The FSA has relaxed capital and liquidity rules for UK banks in an effort to stimulate more lending, according to the Financial Times.
The FT reports that banks will not have to hold extra capital against loans made under the Funding for Lending scheme in an effort to boost lending levels.
Andrew Bailey, head of the FSA’s prudential unit, has also confirmed to the newspaper that the FSA is relaxing overall capital rules with banks no longer forced to hold a risk-adjusted core ratio equal to 10 per cent of assets by the end of next year. Instead banks have been set individual capital targets which cannot be met by cutting lending levels, with the flexibility to grow lending as demand returns.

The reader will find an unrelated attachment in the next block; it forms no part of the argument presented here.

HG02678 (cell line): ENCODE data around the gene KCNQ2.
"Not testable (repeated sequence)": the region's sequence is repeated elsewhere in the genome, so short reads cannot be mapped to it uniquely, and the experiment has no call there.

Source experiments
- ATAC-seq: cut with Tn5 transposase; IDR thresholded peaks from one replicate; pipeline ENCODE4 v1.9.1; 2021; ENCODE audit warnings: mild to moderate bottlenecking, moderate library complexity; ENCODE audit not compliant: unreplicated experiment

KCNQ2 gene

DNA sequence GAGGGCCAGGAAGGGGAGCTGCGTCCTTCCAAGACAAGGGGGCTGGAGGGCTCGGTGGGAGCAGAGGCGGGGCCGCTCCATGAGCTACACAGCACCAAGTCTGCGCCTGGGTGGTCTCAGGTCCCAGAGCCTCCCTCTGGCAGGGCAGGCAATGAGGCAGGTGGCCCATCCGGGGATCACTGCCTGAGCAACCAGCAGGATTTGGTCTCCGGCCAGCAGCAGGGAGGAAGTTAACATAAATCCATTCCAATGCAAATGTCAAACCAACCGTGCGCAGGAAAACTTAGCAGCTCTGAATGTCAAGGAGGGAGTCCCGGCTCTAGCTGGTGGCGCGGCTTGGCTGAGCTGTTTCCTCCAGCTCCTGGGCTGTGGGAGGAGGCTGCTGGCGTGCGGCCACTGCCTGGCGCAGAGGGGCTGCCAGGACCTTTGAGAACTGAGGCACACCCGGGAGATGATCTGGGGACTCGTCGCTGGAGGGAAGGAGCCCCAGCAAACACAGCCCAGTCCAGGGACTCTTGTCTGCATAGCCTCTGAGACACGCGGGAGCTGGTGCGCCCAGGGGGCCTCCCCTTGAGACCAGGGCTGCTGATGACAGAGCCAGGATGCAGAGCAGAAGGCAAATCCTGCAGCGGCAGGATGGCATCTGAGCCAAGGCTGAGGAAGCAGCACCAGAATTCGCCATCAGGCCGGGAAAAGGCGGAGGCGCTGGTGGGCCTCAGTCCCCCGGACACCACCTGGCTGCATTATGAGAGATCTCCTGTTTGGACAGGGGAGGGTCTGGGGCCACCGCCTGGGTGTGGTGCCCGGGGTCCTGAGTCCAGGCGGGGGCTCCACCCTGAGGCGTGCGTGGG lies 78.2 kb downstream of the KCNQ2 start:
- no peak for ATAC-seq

Bailey told the FT: “The goal is to avoid rapid deleveraging that would harm activity in the economy”.
The Funding for Lending scheme, launched in August, allows banks and building societies to exchange existing loans for Treasury bills, on which they will pay an interest rate of 0.25 per cent over the next 18 months. The Treasury hopes the scheme will encourage lenders to boost lending and cut rates on mortgages and small business loans.
Aldemore, Barclays, Hinckley & Rugby BS, Ipswich BS, Kleinwort Benson, Leeds BS, Lloyds Banking Group, Monmouthshire BS, Nationwide BS, Principality BS, RBS Group, Santander and Virgin Money have all been confirmed as participants in the scheme.